I have imagined a talking streetname sign: HIGH/STREET/SLOUGH.

It would comprise three video images arranged side by side, each with accompanying sound output which would only be audible at very short range.

I have taken photographs of every building along the street, and experimented with simplifying them and intensifying their colours to show the considerable visual richness of the street. Such pictures would be the background images for the sign. In the foreground would be people, speaking the words “High”, “Street”, and “Slough”, a different word for each screen. Each person’s portrait would move from screen to screen as they spoke.

In the early stages of this project, someone had suggested to me that Slough might need a new name, and it led me to think the opposite: Slough is an excellent name: an interesting, single syllable, which makes a bold mouth shape when you say it. I played that game where you repeat a word over and over again until it becomes a stranger to your ears, and made Slough itself sound like a new name. This is the principle behind my proposal.

I was pleased to find that most of the volunteers I enlisted to try out the idea on video became visibly cheerful when they took part, and the ‘High’ of ‘High Street’ tended to become a cheery ‘Hi!’ on their lips.

Because the shape of the mouth is distinctive when each of the three words is spoken, the piece, which also includes text, will work visually even when it is out of earshot. On the other hand, when you can hear it, you will hear all three words at once: High/Street/Slough. But as your eye decides which face to follow from screen to screen, somehow your ear falls in line, distinguishing the three words as spoken by the person you’re watching. It reminds me of how we thread our way through a busy place like the High Street, always a different route, and a different impression, for each of us.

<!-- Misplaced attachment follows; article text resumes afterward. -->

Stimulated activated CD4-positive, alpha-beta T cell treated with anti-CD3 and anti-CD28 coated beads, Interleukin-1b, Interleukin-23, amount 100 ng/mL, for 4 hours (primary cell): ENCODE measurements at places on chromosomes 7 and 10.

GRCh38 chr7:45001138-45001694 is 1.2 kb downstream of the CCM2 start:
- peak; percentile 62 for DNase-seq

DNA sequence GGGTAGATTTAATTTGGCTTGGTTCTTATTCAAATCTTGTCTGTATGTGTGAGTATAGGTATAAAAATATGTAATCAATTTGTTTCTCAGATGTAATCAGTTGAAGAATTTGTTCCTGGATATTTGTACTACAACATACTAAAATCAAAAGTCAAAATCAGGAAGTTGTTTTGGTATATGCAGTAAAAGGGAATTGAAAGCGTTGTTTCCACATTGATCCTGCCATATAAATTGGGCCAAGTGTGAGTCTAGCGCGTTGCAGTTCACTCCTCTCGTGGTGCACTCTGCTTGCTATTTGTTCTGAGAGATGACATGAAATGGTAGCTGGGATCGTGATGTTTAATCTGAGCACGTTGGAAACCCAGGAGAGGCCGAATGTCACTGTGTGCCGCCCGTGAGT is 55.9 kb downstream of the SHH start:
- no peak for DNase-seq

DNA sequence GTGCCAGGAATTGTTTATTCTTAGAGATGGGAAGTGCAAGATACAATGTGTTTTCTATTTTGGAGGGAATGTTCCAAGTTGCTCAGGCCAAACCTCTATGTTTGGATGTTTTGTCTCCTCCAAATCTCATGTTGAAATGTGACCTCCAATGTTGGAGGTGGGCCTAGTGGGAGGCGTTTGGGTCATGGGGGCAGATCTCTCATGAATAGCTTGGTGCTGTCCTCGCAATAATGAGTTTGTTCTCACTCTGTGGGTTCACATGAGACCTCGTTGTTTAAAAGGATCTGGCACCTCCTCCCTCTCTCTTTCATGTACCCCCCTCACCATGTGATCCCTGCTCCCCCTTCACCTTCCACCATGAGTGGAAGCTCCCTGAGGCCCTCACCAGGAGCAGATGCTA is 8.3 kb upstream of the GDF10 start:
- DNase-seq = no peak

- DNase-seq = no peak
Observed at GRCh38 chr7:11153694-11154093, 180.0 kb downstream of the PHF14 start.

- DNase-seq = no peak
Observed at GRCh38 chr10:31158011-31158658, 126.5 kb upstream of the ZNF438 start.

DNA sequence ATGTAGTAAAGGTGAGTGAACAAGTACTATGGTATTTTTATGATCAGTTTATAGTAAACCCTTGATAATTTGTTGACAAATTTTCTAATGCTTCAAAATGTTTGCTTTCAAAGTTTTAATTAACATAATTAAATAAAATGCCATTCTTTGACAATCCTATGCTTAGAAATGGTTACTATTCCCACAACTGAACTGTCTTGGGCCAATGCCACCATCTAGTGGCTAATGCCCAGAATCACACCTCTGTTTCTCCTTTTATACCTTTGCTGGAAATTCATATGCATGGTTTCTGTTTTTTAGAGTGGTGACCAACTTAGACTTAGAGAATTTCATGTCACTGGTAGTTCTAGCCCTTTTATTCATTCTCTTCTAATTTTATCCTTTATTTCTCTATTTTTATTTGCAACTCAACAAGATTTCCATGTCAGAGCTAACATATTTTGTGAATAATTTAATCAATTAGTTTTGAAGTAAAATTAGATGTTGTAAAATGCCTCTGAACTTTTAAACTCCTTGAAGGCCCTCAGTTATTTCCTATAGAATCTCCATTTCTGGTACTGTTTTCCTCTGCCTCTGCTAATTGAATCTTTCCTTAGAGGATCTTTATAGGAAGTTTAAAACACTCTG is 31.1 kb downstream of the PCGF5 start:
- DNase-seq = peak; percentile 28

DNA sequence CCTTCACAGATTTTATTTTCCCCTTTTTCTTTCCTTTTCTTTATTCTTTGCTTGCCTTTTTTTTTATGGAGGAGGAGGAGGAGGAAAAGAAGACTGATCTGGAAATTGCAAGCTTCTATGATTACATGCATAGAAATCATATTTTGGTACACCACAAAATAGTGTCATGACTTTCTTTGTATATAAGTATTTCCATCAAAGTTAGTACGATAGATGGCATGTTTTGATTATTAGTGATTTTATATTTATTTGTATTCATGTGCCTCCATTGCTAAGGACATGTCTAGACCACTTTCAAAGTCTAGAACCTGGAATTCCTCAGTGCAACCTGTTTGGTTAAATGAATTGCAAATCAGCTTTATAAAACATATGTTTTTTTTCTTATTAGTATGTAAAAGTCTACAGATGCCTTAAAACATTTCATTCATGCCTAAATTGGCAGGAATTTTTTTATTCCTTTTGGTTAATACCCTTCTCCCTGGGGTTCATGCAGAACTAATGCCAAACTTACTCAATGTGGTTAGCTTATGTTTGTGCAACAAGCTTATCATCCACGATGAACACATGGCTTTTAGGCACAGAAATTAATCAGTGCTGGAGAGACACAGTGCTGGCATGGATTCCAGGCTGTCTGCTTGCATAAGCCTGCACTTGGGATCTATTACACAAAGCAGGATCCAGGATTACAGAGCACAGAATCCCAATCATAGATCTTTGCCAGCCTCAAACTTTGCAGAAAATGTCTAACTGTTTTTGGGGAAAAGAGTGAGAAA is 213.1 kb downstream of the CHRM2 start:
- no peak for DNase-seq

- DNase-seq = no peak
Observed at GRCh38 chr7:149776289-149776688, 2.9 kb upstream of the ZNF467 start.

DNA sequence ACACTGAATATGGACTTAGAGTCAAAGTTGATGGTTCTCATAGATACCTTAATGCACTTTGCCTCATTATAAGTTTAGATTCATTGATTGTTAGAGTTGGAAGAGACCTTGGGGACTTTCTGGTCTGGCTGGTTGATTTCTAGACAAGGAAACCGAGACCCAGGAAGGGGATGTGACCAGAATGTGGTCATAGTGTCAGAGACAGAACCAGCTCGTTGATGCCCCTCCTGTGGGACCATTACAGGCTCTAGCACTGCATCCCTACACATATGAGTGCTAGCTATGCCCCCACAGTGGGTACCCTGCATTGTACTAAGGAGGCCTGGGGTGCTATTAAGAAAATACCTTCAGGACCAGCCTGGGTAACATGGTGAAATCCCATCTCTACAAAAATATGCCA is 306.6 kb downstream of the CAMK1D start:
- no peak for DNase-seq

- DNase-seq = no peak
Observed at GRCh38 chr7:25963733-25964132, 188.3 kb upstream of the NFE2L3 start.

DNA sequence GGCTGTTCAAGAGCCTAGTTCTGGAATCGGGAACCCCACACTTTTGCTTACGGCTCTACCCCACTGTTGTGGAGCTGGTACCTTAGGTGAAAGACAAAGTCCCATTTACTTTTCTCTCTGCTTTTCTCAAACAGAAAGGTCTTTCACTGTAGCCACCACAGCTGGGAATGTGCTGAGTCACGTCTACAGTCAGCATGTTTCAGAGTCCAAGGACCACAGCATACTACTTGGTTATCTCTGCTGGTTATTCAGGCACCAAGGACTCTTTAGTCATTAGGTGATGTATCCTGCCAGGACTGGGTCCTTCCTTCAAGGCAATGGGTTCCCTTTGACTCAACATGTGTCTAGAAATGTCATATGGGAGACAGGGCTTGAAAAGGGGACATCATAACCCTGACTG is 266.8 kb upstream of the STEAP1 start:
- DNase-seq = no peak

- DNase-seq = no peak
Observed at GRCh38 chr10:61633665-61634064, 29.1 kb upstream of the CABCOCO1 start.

The screens would be at an average eye-height and with text sized to match the size of a traditional streetname sign. There could be versions for the north and south sides of the street, which could be presented at either end of it.
The mock-up on video was made with my family and work friends from Winchester who happened to pass by. The real sign would involve people from all sections of the local community in Slough, and there could be very many of them: a one-hour DVD, for example, has room for 3600.

Endless Column
A site-specific public art proposal for the University of Southampton
Burgess Road
Highfield
Southampton
February 2005

The structure takes the form of an aerofoil, minimising its footprint on a confined site and echoing the curvature of the facade of the adjacent building. The portraits presented on the L.E.D. colour screen are arranged in the four-up configuration of photo-booth passport pictures, with proportions which also mirror the glazing of the adjacent building. The low-resolution image stream is updated annually from University identity card portraits of all consenting University members. The images pass from frame to frame on an upward, aspirational trajectory. The stream cycles continuously at a rate of 10 frames per second, so each portrait is visible in each frame for only a tenth of a second, a total of less than half a second per cycle. The duration of the cycle is determined in any given year by the number of University members consenting to the inclusion of their portraits.
At the time this proposal is made, the issue of national identity cards is contentious, but the work takes as its starting point the fact that within corporate institutions including universities the use of picture cards for individual identification is an accepted commonplace. The work seeks to use the same idiom to express the identity of the institution as a whole, as a richly diverse and ever-changing collective of individuals.

The title Endless Column is an ironic borrowing from that of a classic of twentieth century Modernism by the Romanian sculptor Constantin Brancusi.

Whereas Brancusi’s work addressed the limitless potential for mechanical repetition of a modular form, here the column referred to is less the physical manifestation of the work than the endless file of people it represents, staff and students, who pass through the University and make it what it is.